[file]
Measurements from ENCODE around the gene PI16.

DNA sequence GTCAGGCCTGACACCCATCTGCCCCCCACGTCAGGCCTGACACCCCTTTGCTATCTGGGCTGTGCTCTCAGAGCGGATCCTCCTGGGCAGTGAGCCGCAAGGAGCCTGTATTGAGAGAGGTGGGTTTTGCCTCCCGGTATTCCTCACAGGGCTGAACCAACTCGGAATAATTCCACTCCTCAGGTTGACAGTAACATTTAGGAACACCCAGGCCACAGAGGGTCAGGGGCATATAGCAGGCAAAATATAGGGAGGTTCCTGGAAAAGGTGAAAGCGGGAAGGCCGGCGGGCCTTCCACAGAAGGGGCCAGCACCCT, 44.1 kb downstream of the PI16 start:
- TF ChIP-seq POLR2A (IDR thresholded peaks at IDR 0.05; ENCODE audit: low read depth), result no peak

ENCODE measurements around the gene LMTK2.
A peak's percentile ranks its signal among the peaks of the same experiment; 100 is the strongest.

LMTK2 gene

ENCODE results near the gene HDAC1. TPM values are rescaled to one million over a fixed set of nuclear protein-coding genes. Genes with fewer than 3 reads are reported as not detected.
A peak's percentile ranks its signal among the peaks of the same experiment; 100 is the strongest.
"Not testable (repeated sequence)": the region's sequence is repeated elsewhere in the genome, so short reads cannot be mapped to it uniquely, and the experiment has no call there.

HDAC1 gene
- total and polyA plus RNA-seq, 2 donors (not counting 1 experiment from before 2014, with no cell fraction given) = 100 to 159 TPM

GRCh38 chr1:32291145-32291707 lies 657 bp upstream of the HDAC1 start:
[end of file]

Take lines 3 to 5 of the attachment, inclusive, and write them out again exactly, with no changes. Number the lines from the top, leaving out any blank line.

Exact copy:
- TF ChIP-seq POLR2A (IDR thresholded peaks at IDR 0.05; ENCODE audit: low read depth), result no peak

ENCODE measurements around the gene LMTK2.
A peak's percentile ranks its signal among the peaks of the same experiment; 100 is the strongest.